CIA operative Jack: Bryan Cranston engages extraction expert Tony Mendez: director Ben Affleck to retrieve six Americans (including Bob: Tate Donovan and Joe: Scoot McNairy) who have escaped the Iranian takeover of the U.S. embassy in Tehran. They have found temporary safekeeping in the Canadian embassy, under Canadian Ambassador Ken: Victor Garber. In Hollywood, Tony buys a sci-fi script, Argo, has storyboards made and takes out Variety ads. The studio office is set up with Lester: Alan Arkin and John Chambers: John Goodman. Argo is a cover for the movie they won’t make in Tehran, but will employ all the pretenses for the Iranian Govt. The fugitives become part of the moviemaking crew. This exciting rescue actually took place! For those interested, there are 20 goofs listed at imdb.com. Chris Terrio’s screenplay is based upon an article by Joshuah Bearman. Profanity. Some Violent Images


In the most unique film of the year, six stories are interwoven from beginning to end by an ensemble cast with changes of race and sex: Tom Hanks, Halle Berry, Hugh Grant, Donna Bae (6 roles each), Jim Broadbent, Ben Whishaw (5), Hugo Weaving, Jim Sturgess (7), Susan Sarandon, Keith David, James D’Arcy (4) and others. An early 1800’s slave trader; a musical composing partnership in 1900’s; flaws in a 1970’s nuclear reactor; a modern day farce with a publisher tricked into a nursing home; clones in love in the deadly far future Neo Seoul (Korea); 100 years hence a priestess saves a tribesman: these are the six storylines cleverly blended. Expect Oscar nominations for Editing and Color Cinematography, as well as acting. Directors/screenwriters Tom Tykwer, Andy Wackowski, and Lana Wackowski deliver from the novel by David Mitchell an experience for moviegoers. A Must See for the complainers who don’t want The Same Old Thing. Be sure to pee first, it’s three hours long! Violence. Profanity. Nudity/Sexuality. Drug use.


After a rough night of drinking and sex with redheaded Nicole: Kelly Reilly, pilot Whip Whitaker: Denzel Washington takes off on schedule into a wild storm. When his plane loses altitude, with the help of stewardess Margaret: Tamara Tunie, he lands the plane in a pasture, with few dead and injured. His co-pilot Ken: Brian Geraghty was unconscious. Despite Whip being hailed a hero and “the only pilot who could have landed the plane safely,” there has to be an investigation, led by Whip’s friend, Charlie: Bruce Greenwood. Director Robert Zemeckis and writer John Gatins supply plenty of action, as well as the soul-searching that Whip brings on himself. Intense action sequence. Drug & alcohol abuse. Nudity/Sexuality. Profanity.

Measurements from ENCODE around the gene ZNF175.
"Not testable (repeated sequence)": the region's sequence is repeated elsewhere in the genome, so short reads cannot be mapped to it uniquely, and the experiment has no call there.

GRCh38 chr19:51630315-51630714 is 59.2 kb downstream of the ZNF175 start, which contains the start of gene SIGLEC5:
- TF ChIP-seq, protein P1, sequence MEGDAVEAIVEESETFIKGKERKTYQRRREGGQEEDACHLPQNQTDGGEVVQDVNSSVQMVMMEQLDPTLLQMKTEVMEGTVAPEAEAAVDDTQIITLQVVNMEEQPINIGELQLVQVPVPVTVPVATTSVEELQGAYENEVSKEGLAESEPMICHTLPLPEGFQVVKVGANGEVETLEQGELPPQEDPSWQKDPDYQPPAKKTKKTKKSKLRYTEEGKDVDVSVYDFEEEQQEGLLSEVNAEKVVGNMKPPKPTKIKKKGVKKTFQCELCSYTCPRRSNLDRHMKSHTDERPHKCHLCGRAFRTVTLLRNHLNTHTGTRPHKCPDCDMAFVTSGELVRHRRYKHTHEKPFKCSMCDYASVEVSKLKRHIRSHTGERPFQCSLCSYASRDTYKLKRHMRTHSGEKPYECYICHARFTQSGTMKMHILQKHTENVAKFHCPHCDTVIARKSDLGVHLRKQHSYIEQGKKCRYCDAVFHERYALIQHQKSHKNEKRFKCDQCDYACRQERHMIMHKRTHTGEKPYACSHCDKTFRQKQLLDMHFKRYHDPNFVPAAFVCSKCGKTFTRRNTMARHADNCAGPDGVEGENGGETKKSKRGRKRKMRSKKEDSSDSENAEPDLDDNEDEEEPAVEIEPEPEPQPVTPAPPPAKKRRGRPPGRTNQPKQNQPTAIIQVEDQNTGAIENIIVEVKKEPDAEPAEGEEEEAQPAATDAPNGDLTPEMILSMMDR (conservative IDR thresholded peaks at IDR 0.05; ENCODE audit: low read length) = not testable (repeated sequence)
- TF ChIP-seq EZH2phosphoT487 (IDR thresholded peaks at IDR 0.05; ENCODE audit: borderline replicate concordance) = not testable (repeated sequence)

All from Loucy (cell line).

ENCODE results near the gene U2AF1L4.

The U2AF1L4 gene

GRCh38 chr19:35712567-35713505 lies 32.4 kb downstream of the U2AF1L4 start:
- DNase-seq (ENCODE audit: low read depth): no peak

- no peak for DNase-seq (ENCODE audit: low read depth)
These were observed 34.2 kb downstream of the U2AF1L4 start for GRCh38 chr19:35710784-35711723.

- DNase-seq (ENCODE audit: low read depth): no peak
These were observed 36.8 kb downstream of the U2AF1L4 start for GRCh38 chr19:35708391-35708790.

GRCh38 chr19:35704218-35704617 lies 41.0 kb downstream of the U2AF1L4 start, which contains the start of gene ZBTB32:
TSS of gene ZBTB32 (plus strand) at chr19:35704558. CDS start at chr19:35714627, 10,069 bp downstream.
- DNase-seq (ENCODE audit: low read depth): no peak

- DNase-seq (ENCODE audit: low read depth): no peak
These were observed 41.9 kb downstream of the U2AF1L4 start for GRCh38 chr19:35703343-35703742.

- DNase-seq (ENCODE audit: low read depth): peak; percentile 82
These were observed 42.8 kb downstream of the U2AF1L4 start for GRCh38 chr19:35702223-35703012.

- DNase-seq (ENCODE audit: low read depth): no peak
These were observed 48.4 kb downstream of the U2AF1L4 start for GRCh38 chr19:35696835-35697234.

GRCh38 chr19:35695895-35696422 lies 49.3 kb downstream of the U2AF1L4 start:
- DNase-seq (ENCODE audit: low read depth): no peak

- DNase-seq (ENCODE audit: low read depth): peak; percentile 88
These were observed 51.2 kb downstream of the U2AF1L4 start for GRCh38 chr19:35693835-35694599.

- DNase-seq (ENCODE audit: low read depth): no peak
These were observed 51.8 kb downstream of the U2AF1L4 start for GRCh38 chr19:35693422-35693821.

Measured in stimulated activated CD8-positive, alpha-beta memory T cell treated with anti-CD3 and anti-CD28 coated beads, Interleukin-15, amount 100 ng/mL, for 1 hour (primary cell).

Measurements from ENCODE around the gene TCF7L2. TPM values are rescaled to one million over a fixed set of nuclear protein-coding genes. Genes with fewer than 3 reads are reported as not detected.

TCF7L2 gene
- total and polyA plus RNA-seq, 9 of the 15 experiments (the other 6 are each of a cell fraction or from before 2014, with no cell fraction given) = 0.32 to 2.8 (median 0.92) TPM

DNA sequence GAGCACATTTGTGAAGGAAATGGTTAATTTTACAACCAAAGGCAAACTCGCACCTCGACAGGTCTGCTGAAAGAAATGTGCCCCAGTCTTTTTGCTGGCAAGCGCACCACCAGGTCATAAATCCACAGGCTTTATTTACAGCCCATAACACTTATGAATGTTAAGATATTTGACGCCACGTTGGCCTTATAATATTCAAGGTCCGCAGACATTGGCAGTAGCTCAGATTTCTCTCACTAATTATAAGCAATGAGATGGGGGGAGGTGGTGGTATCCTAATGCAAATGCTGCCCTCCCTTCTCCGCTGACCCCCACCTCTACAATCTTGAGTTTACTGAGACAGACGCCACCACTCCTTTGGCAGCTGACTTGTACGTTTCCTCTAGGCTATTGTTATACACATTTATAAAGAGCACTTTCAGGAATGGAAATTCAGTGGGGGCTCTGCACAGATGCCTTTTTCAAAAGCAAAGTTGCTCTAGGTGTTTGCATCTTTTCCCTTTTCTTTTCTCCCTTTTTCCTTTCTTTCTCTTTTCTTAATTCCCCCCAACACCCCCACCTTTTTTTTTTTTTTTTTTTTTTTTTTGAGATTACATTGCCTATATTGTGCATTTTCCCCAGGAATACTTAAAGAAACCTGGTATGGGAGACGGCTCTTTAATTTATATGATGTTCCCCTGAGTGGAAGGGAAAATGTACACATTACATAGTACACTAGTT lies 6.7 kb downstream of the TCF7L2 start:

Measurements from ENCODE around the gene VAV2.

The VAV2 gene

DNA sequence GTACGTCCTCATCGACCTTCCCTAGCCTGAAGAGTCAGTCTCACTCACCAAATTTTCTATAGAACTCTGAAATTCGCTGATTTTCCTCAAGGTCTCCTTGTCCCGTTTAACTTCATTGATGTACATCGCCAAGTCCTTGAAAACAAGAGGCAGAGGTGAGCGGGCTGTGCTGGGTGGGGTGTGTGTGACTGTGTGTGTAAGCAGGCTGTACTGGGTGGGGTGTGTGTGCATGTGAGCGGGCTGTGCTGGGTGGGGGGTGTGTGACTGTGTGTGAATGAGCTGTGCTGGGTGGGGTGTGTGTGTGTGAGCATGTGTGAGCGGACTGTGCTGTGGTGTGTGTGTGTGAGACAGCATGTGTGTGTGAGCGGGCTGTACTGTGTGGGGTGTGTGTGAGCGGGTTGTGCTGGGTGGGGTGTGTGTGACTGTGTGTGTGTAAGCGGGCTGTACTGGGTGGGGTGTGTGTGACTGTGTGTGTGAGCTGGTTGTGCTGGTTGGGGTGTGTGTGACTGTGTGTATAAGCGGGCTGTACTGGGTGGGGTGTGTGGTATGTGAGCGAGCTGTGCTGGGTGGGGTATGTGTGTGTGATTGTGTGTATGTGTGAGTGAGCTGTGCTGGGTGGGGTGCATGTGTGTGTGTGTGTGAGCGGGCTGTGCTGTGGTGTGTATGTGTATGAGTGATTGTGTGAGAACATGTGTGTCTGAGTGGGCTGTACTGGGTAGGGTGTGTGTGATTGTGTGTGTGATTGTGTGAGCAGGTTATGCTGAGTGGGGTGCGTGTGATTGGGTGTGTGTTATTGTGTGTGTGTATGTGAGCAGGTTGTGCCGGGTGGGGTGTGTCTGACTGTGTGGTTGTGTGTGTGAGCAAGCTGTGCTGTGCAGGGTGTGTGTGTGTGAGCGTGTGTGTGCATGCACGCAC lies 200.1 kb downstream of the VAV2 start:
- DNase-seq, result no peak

In January 1865, Pres. Lincoln: the phenomenal Daniel Day-Lewis is elected for a second term (little realizing he has but four months of life), facing a House of Representatives battle on the 13th Amendment, the abolition of slavery. Headstrong eldest son, Robert: Joseph Gordon-Levitt returns home and wants to enlist in the military. Not an historical biopic, nor a sour, stodgy costume drama, nor a vampire flick, director Spielberg gives us an amusing, engrossing, entertaining personalization of the man from Illinois who happens to be president. Unstable wife Mary: Sally Field sits in the Senate balcony watching the debate. Craggy, cantankerous Democrat firebrand, Thaddeus Stevens: Tommy Lee Jones (without make-up, unless you count the black wig covering his bald pate) supplies the feisty opposition to the 13th Amendment. Secretary of State Wm. Seward: David Straithairn handles the maneuvering of votes. The large male supporting cast includes Francis P. Blair: Hal Holbrook; W.N. Wilbo: James Spader; Richard Schell: Tim Blake Nelson; Alexander Stephens: Jackie Earle Haley; Alan Stanton: Bruce McGill, and Fernando Wood: Lee Pace. Screenwriters Tony Kushner and John Logan score one of the sure Oscar nominations. War Violence. Some images of carnage. Brief profanity.